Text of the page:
TRENTON -- Attorney General Jeffrey S. Chiesa announced today that more than 1,500 guns were turned in by Monmouth County residents during a state-sponsored gun buyback event held at churches in Asbury Park and Keansburg this past weekend.
According to Chiesa, county residents turned in a total of 1,581 guns – including 15 assault weapons -- during the two-day buyback held at the Shiloh Community Fellowship Ministry in Asbury Park and the Saint Ann Catholic Church in Keansburg.
The number of guns obtained in Monmouth County brings to 7,092 the total number of firearms collected so far as a result of four state-led gun buybacks. A buyback held in Camden County last December yielded 1,137 guns, and a buyback in Mercer County in January brought in another 2,604 firearms. A February buyback held in Essex County resulted in the collection of another 1,770 guns.
Attorney General Chiesa said this past weekend’s strong turn-out by Monmouth County residents demonstrates continued support of the State-led buyback initiative by citizens concerned about gun violence and eager to help rid their communities of dangerous firearms.
“This buyback was another success and another step forward in our ongoing effort to make New Jersey safer by taking guns off the streets,” Chiesa said during a press conference at the Monmouth County Police Academy in Freehold. “It’s a credit to the residents of Monmouth County, and to the residents of each county we’ve visited to date, that we’ve collected a total of nearly 7,100 firearms so far. That’s 7,100 guns that will never be used to commit a crime or take the life of an innocent person, and that will never go off by accident, killing a curious child. ”
“Every gun turned in during this program had the potential to harm someone, whether intentionally or accidentally, because no one is immune to the potential of gun violence especially police officers and any of our sons and daughters,” said Acting Monmouth County Prosecutor Christopher J. Gramiccioni. “The voluntary surrender of these weapons simply makes our streets and neighborhoods safer.”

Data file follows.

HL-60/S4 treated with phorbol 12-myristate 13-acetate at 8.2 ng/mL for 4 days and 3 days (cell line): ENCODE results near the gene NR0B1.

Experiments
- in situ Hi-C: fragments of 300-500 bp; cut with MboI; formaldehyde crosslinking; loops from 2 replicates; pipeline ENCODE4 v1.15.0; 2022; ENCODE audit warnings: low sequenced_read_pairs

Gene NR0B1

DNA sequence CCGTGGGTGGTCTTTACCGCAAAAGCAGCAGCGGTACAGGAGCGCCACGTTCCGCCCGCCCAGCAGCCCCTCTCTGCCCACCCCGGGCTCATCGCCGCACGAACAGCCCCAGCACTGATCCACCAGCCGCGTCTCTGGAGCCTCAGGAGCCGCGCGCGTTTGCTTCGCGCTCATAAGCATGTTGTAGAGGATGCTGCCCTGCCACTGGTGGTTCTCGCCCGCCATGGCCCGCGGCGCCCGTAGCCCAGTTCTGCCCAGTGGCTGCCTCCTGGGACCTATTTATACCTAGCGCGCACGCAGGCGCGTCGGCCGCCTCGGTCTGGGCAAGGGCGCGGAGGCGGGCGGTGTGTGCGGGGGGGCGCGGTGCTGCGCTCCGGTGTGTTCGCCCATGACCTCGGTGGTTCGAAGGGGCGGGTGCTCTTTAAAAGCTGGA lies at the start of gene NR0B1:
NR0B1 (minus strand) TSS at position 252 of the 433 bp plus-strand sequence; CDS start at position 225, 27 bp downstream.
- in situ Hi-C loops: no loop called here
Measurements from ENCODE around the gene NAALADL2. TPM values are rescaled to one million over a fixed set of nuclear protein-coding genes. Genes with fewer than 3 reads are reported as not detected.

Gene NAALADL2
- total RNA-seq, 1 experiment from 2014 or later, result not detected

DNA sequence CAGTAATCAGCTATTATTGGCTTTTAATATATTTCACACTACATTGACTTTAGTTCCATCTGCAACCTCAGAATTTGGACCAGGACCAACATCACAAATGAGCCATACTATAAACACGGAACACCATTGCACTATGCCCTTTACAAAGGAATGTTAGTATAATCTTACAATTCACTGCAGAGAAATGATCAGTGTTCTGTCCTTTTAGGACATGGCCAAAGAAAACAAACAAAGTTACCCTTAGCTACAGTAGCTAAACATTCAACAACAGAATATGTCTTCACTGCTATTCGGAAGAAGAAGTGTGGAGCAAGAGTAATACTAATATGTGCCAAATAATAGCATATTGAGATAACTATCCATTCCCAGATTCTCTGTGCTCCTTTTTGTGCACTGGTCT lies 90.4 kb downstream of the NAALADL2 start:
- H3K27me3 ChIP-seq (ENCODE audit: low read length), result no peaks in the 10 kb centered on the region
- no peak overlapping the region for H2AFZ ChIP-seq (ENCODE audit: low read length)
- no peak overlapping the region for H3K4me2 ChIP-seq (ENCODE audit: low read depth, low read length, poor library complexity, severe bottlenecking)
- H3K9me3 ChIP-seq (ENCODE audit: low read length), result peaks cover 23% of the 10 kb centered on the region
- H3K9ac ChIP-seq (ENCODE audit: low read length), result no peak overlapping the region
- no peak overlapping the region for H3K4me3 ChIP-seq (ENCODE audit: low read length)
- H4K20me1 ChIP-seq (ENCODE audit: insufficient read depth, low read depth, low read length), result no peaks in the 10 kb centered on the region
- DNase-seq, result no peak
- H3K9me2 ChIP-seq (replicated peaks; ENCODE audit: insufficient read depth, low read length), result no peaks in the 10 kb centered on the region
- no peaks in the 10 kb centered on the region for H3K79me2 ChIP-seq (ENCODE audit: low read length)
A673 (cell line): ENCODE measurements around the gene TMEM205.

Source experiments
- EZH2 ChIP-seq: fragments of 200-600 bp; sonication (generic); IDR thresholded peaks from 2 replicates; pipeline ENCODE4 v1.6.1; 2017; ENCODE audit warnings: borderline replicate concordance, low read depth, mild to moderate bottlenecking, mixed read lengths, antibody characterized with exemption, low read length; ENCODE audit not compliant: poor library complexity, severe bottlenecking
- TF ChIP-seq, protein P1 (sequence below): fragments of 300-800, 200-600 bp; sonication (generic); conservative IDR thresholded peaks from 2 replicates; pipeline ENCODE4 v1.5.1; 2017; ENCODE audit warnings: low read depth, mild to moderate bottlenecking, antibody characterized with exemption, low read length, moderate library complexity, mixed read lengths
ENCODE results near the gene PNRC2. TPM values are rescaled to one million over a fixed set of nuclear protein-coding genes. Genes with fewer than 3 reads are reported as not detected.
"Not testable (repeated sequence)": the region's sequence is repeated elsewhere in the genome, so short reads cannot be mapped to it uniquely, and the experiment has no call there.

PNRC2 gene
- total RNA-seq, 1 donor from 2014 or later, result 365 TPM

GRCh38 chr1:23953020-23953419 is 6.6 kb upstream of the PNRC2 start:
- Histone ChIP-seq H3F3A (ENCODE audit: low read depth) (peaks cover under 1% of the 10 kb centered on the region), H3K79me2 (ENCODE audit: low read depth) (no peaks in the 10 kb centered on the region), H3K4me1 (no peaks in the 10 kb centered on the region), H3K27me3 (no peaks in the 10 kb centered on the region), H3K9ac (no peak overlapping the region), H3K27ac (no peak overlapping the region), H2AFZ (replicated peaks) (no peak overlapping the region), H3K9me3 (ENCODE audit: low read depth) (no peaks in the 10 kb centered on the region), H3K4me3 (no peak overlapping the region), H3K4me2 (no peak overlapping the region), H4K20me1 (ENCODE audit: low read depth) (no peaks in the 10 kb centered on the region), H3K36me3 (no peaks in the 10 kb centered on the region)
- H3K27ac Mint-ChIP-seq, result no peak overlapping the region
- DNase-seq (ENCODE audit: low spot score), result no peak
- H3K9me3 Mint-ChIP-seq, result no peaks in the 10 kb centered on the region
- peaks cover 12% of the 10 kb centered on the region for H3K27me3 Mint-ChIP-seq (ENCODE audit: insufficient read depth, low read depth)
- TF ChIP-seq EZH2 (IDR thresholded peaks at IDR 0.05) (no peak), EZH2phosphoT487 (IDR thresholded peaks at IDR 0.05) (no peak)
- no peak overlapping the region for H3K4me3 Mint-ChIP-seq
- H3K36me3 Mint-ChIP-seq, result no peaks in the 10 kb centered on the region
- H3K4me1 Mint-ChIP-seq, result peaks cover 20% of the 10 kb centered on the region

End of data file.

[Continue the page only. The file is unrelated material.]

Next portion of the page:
Among other weapons, the Monmouth County gun buyback this past weekend brought in 761 handguns, 409 rifles and 356 shotguns.
According to Attorney General Chiesa, a total of $209,175 in State and County criminal forfeiture funds were used to buy back the firearms – all but 40 of them operable.
Chiesa acknowledged that gun buybacks alone can’t solve the complex and multi-faceted problem of gun violence, but he called them a crucial element of a broader strategy aimed at reducing shooting deaths and injuries in New Jersey.
“There is no question that buybacks are part of the overall solution. And we believe they’re making a real difference throughout our state, particularly in light of the hundreds of illegal guns we’ve been able to take out of circulation,” the Attorney General said, referring to guns that are unlawful to own either because they feature excessively high magazine capacities, have been sawed-off, or have been modified in other ways.
The Monmouth County buyback yielded 45 illegal guns, including 12 sawed-off shotguns, one 12-gauge shotgun with a “streetsweeper” drum cartridge, a Tech-9 semi-automatic pistol, an AK-47 assault rifle and three M-1 type assault rifles. Counting the illegal firearms received in Monmouth County, state-led buybacks have now resulted in the removal of more than 1,000 illegal guns from the street.
The Monmouth buyback event was a cooperative effort involving the Monmouth County Prosecutor’s Office, New Jersey State Police, the state Division of Criminal Justice, the Monmouth County Sheriff’s Office and the faith-based community in Monmouth County.
Noting that their support and leadership were vital to gaining community-level support for the buyback event, Attorney General Chiesa again thanked Rev. Mark White of the Shiloh Community Fellowship Ministry in Asbury Park and Father Daniel Cahill of the Saint Ann Catholic Church.
Those who turned in their weapons during the “no questions asked” buyback were paid up to $250 per gun, and the maximum number of guns that could be turned in was three.